Some commentators expected that the Union Budget 2017-’18 would craft a sharp departure from earlier budgets of this government. This it would do to mitigate the immense suffering of millions of casual workers, farmers and small traders caused by the “shock and awe” of the astoundingly callous and ultimately pointless decision to withdraw 86% of the country’s currency overnight.
Prime Minister Narendra Modi, Bharatiya Janata Party President Amit Shah, the government and its supporters continue to put up a brave face while talking about the demonetisation move in public, claiming that the vast majority of Indians support it. But behind closed doors, there are signs of unease in the ruling establishment.
With a fifth of the country’s voters going to polls in the days after the budget – elections to five states are being held between February 4 and March 8 – the ruling party felt compelled to shed its image of being uncaring of the poor and allied to the interests of the super-rich.
This year’s Budget was therefore one of exceptional interest and expectations, with some commentators believing it would contain dramatic and high-visibility measures for welfare and developmental equity.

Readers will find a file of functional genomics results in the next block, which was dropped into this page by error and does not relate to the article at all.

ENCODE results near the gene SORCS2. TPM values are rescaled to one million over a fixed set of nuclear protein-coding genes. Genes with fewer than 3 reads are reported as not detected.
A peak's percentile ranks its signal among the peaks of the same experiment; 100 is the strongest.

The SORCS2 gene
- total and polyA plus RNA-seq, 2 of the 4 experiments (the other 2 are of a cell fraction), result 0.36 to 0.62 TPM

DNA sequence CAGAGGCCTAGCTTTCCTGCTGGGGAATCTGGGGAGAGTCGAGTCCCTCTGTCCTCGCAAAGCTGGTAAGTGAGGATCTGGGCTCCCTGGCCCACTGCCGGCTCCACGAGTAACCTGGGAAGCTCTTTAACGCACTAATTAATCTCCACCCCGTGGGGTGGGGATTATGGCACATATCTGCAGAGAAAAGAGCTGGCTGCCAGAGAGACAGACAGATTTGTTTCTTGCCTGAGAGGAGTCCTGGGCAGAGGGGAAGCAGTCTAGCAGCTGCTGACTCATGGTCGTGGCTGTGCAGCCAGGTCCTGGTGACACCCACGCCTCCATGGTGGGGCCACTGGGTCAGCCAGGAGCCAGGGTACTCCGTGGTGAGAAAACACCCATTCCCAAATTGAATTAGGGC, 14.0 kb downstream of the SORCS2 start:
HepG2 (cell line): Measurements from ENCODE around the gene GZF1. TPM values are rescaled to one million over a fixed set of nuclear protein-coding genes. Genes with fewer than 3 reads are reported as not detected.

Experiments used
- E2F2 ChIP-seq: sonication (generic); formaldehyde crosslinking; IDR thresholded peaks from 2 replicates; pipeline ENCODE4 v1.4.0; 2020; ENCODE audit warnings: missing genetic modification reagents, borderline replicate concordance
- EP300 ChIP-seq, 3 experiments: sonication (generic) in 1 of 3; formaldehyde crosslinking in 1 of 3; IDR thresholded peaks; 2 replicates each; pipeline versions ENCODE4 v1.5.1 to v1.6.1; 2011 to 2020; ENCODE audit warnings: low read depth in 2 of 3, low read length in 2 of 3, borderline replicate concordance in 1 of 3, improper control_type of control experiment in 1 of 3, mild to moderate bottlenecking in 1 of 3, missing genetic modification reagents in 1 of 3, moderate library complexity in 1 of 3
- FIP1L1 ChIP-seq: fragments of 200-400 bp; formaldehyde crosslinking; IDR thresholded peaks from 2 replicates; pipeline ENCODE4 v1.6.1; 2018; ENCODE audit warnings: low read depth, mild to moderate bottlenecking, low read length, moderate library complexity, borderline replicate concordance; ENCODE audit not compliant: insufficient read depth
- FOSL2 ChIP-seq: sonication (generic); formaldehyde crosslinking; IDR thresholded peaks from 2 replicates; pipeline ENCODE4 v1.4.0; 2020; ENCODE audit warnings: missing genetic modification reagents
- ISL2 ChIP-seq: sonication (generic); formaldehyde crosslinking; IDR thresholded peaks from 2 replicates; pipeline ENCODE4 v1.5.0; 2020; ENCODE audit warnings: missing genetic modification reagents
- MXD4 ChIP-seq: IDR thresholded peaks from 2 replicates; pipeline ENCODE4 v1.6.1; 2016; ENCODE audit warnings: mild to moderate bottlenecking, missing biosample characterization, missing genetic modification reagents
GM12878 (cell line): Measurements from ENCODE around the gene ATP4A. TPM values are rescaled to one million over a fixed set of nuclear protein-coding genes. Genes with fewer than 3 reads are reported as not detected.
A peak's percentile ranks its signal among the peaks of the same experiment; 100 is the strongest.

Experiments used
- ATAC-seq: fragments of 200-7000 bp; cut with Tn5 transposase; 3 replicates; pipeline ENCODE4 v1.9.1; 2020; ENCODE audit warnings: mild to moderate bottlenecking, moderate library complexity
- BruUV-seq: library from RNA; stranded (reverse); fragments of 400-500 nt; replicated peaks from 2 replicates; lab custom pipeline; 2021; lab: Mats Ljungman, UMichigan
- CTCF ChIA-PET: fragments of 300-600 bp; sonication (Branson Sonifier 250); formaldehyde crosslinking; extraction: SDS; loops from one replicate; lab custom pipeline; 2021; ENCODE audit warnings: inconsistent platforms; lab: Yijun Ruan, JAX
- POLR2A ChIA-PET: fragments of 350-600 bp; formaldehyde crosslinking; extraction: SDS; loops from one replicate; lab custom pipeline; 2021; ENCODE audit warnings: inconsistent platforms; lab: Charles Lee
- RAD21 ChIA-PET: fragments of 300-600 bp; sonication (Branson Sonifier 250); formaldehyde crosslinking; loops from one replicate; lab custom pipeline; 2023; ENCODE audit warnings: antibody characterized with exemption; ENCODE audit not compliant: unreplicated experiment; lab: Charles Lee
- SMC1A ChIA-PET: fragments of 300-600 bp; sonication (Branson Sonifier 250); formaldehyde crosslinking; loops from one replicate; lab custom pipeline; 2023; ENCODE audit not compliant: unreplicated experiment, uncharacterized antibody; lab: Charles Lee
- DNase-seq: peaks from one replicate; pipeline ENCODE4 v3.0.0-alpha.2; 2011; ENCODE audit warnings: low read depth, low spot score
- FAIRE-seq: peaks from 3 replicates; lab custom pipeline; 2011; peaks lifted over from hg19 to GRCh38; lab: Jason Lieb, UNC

No yield for farmers
However, a careful study of the Budget reveals that it gives away little to India’s long-suffering poor and takes away even less from its super rich. It hopes instead that rhetoric alone will suffice to convince the mass of India’s workers and farmers that their government is committed to their well-being.
Take firstly the claim, repeated for a second year in a row, that this is a farmers’ budget and that it will double their incomes by 2022. The route by which farmers’ incomes will double has of course not been clarified – as in the last budget – neither has the government specified if it is speaking about real income adjusted for inflation.
But the severe reality remains unchanged that although agriculture still employs more than 50% of the country’s workforce, it is allotted a miserly and shocking 2.38% of Union government expenditure.This amounts to just 0.3% of the Gross Domestic Product. Even if we combine allocations to the Ministry of Rural Development and Ministry of Water Resources, this is still as little as 0.98% of the GDP – even below the level of 1.07% of the GDP in Arun Jaitley’s first budget of 2014-’15.